Energy Star products create fewer pollutants like greenhouse gasses because they use less energy to get the job done than their inefficient counterparts. This is great for our planet, but it also translates to savings for you as a consumer. Because Energy Star appliances use less energy to heat or cool your home or do whatever else you need them to do, your monthly bills will be significantly reduced.

Quality and Performance Measured

And you don’t have to worry about inferior performance as a result of increased energy efficiency either. Energy Star products can only receive the label if they provide all of the features you’ve come to expect from comparable products across the board. They need to maintain high energy efficiency ratings while still maintaining a superior level of performance.

While it’s true that you may wind up paying a bit more for an Energy Star product, that is only a one-time cost. If you compare the monthly savings you’ll receive by using your Energy Star appliance on a regular basis to what you would pay out over time with a less efficient model, it’s easy to see how the Energy Star product costs you less.

For all of these reasons, the Energy Star rating is definitely worth looking out for when shopping for home appliances and equipment. These products are made to be reliably energy efficient and can save you a ton over the years as long as they’re properly cared for.

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Testimonial – Vicki from Kirkland

Friday, November 18th, 2011

If you are thinking about getting your home’s heating system replaced for the upcoming winter, G & S is ready to help! Here is what Vicki from Kirkland wrote to us about her heat pump installation:

I just wanted to take a moment to thank you for doing such an excellent job installing our heat pump last Tuesday. Your team was pleasant, professional, courteous, respectful of our home, polite and wasted no time standing around. I saw them carefully measuring things, cooperating with each other and vacuuming when they were done. They covered our carpet where they were going to be walking from outside to where the interior unit was being installed.

I shall not hesitate to recommend G & S Heating to anyone I know who may need your company’s assistance in the future.

– Vicki in Kirkland

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Geothermal Myths: Some Pointers from Fall City

Wednesday, November 16th, 2011

As with any misunderstood technology, there are a lot of myths and misconceptions concerning geothermal heat pumps and how well they work. While these types of systems certainly have their limitations, the same is true of just about any type of heating and cooling system you could have installed in your Fall City home. But if you are really trying to evaluate whether or not a geothermal heating system is right for your home, you need to know exactly what is true about these systems and what is just not true.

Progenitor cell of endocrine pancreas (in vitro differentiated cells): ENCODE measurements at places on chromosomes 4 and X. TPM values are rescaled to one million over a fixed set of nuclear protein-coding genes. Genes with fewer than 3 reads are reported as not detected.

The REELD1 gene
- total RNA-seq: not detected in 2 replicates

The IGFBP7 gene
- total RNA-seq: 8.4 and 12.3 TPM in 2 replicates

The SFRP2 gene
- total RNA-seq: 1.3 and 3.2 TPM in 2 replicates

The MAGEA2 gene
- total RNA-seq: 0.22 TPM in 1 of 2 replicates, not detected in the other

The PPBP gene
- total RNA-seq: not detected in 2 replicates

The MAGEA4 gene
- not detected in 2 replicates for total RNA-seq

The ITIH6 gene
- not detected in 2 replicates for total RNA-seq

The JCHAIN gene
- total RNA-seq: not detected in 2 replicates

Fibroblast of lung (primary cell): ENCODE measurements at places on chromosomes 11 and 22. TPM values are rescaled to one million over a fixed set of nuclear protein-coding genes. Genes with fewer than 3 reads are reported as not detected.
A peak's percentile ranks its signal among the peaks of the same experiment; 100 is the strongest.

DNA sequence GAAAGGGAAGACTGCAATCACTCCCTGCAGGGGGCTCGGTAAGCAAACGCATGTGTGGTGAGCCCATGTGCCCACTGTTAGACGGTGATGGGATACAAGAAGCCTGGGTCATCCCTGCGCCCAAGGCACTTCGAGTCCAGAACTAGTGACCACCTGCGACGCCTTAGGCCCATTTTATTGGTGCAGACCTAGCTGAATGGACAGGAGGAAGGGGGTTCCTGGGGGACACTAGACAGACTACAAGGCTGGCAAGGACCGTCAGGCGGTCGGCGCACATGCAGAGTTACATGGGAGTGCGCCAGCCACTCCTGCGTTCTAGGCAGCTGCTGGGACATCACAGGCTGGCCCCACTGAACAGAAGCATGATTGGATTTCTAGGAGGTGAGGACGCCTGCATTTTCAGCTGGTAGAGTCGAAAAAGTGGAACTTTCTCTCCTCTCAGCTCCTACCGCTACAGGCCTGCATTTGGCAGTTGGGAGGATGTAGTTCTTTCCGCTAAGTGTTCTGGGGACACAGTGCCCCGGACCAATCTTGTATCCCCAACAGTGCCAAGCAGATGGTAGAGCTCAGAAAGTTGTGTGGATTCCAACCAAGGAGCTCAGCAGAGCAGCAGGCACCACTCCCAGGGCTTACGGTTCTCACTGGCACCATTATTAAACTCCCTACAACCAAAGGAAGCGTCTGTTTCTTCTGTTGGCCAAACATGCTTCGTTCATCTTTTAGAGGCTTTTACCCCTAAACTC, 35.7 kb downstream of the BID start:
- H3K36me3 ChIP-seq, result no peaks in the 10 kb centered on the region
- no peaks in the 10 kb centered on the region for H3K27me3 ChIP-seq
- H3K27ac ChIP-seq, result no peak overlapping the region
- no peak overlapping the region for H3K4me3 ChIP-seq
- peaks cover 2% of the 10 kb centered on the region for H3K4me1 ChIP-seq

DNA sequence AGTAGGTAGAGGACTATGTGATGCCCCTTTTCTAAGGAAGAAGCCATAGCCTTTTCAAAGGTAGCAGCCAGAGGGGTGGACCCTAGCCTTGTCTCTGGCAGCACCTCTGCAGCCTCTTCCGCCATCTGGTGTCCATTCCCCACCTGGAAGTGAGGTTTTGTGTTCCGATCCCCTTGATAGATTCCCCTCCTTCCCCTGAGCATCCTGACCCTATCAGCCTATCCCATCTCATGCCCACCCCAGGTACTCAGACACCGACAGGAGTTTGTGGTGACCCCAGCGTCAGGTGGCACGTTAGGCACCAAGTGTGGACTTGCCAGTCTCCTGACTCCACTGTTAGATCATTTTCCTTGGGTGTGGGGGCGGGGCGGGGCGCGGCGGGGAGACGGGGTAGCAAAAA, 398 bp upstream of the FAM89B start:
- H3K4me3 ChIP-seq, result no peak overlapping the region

For instance, there is a widely held belief that geothermal energy is not a viable heating option in areas with harsh winters. The fact is, though, that even when the air temperature outside is below freezing, the temperature several feet below ground can be as high as 55°F.

With a ground temperature like that, a geothermal heat pump will have no trouble extracting enough heat to keep your home comfortable even when it is well below freezing outside. And even when the ground freezes, the frost usually only extends three or four feet below the surface. Since the pipes for your geothermal heat pump will be at least four feet down, the frost should not affect them at all.

Also, it is common for people to assume that geothermal heat pumps will always need to have a regular heating system in place to serve as a backup. In fact, a geothermal heat pump is quite capable of providing consistent and adequate heating for your entire house as long as it is properly sized and installed. Make sure you are dealing with an experienced and qualified contractor and you will have no problems along these lines.

There are also plenty of myths floating around out there that geothermal heat pumps are just too expensive to make sense as a home heating solution. The truth is that geothermal heating costs almost nothing to operate.

While it is true the geothermal systems are quite a bit more expensive to install than many of the other options, alternative heating systems will still cost a significant amount to install and you will also have to pay much more to operate them on a regular basis. With a geothermal heating system, you pay quite a bit up front, but it is a one-time cost and there will be minimal monthly heating bills after that.

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What to do if Your Furnace Isn’t Producing Enough Heat: A Guide from Green Lake

Monday, November 14th, 2011

If your Green Lake home is cold, many blame the furnace for not bringing up the warm temperatures or they blame the thermostat for not working right.